Forecasters were upbeat early Monday Hurricane Michelle's passage might do less damage to South Florida and the Florida Keys than they feared before the storm crossed Cuba en route to the Bahamas.

"The good news is this: It looks like Michelle is just giving us a fringe effect, I would not expect any significant damage" for Florida, said Max Mayfield, director of the U.S. National Hurricane Center in Miami.

"The only thing I can see happening," Mayfield said, "is if the rain bands move on shore together with tropical storm-force winds."

However, those rain bands, swirling just 10 miles offshore after midnight, could still cause coastal flooding. Worse, they could bring more of the beach erosion that unrelated offshore winds last week brought to much of South Florida's Atlantic coastline.

"This is not really anything big for us," said a Key West bartender, Patrick Winters, as a light rain zigzagged down, blown by repeated gusts of strong wind.

Winters, 24, was wading barefoot in foot-deep water down a flooded downtown street after midnight Monday, taking photos of waves crashing on this island city's southernmost tip, the southernmost point in the continental United States.

At the same hour, Paul Altamuro, general manager at Rick's & Durty Harry's bar, was still working the outdoor bar, protected from the elements only by a wooden awning.

About 200 patrons were served at the bar Sunday evening as Michelle was just over 100 miles away making its way northeast across Cuba toward the Florida Straits that separate the island nation from the Keys.

The destructive center of the storm was expected to miss the Keys and South Florida, though the system's outer rain bands were expected to buffet the region through much of Monday.

Most of those stopping by Rick's and Durty Harry's for outdoor refreshment in the flooding rains were locals, Altamuro said, "with cabin fever.

"You've gotta figure the people that are sticking around here are pretty odd."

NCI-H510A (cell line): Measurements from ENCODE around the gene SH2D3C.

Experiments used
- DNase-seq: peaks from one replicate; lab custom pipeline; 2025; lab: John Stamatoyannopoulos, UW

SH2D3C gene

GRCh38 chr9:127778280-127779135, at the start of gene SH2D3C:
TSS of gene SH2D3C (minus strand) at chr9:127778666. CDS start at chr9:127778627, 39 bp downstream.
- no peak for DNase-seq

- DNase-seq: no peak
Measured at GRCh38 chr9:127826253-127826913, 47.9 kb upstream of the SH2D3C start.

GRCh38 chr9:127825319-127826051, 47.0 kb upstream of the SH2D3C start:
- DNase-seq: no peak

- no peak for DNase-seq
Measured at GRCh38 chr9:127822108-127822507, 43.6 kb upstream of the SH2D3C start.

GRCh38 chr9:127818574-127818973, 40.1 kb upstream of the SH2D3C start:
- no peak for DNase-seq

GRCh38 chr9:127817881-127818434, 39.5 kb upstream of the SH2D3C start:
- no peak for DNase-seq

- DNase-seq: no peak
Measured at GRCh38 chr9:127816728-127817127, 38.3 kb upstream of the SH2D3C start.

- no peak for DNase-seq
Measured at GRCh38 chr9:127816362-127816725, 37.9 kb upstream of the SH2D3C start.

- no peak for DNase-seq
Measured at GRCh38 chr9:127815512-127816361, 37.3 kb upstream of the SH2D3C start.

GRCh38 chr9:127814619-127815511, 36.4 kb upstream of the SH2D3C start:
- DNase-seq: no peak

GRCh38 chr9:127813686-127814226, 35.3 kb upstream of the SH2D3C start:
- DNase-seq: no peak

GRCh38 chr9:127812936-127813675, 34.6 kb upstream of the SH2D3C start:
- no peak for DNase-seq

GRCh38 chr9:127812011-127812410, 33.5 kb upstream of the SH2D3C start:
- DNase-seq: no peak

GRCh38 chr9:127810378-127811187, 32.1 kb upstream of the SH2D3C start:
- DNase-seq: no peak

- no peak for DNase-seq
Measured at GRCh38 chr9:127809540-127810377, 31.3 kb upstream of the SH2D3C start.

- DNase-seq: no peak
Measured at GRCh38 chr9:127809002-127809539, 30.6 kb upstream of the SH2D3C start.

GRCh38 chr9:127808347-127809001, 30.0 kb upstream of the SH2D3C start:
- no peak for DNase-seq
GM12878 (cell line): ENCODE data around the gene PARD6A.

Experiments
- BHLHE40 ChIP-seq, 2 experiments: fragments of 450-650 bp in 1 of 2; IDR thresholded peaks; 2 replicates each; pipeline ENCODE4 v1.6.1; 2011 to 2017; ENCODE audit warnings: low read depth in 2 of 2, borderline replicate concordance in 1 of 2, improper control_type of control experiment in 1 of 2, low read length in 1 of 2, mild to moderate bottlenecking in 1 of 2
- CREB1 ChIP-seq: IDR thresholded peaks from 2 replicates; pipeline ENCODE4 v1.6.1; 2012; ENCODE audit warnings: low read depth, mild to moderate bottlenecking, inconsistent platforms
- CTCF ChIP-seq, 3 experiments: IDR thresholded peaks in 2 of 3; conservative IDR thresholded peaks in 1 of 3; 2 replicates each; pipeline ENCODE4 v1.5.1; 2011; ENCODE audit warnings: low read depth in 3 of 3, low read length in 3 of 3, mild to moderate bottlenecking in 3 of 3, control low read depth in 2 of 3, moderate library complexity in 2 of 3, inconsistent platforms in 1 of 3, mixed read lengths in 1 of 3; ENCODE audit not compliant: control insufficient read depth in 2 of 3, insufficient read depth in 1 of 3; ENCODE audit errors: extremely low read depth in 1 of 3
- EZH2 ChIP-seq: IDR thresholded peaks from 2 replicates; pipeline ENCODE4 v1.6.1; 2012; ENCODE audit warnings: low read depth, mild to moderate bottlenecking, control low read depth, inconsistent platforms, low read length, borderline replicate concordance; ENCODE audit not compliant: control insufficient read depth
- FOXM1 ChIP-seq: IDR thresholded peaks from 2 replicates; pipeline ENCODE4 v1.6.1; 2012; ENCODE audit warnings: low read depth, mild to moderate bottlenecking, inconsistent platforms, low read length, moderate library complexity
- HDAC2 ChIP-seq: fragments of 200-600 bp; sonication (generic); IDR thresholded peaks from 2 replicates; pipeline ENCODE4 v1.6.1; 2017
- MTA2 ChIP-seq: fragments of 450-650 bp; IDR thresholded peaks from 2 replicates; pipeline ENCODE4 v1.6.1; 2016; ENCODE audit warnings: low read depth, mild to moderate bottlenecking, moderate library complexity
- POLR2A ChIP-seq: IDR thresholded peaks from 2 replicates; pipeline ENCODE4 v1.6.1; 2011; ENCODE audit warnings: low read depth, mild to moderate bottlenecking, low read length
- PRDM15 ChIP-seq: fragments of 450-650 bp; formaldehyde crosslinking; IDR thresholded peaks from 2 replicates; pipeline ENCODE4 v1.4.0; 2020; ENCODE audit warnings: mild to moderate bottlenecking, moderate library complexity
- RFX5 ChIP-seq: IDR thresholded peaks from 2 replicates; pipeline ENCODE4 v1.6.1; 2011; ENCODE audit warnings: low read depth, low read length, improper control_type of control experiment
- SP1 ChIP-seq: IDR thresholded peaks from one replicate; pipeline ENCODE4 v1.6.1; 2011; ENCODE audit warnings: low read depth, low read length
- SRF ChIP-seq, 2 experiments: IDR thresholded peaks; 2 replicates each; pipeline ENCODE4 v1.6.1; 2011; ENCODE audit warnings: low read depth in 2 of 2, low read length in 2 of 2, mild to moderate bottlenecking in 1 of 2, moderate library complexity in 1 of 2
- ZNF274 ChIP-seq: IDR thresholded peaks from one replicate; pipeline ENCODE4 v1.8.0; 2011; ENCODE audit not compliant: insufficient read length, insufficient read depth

At 1 a.m. EST Monday, Hurricane Michelle was centered over north central Cuba near 23.1 north latitude, 80.3 west longitude, or about 190 miles south of Miami.

At the same time, the hurricane warning for the Florida Keys was downgraded to a tropical storm warning, the tropical storm warning for the west coast of southern Florida south of Bonita Beach was discontinued, and the tropical storm warning on the Atlantic coast north from the Keys to Jupiter Inlet was kept in effect.

In Key West, Michelle's highest gust Sunday was just 47 mph, far below hurricane force winds that start at 74 mph. Total rainfall from Michelle for the city through Sunday was 2.4 inches.

"We're in wind down mode here," said Dave McGinnis, a meteorologist with the National Weather Service in Key West.

In Marathon, in the Middle Keys, only 1.55 inches of rain fell.

"We can shrug that off," McGinnis said.

While the lower Keys were considered past the worst of Michelle's effects, more rain bands should hit the middle and upper Keys, and Miami-Dade and Broward counties to the north, according to Richard Knabb, a meteorologist at the hurricane center.

Schools and most government services were canceled for Monday in the Keys' Monroe County and in Miami-Dade County. Miami-Dade, which ordered evacuation of only a few low-lying areas, had some schools open as Red Cross public shelters.

Monroe County early Sunday staged a mandatory evacuation for all Keys residents, only to modified that order later, telling anyone still on the island chain off the southern tip of Florida they could stay.

That was after Gov. Jeb Bush declared a state of emergency Saturday.

There was no official word by early Monday when Keys residents who chose to leave could return, though Craig Fugate, director of the state's Division of Emergency Management, said Sunday the "all-clear" could be given as soon as Monday.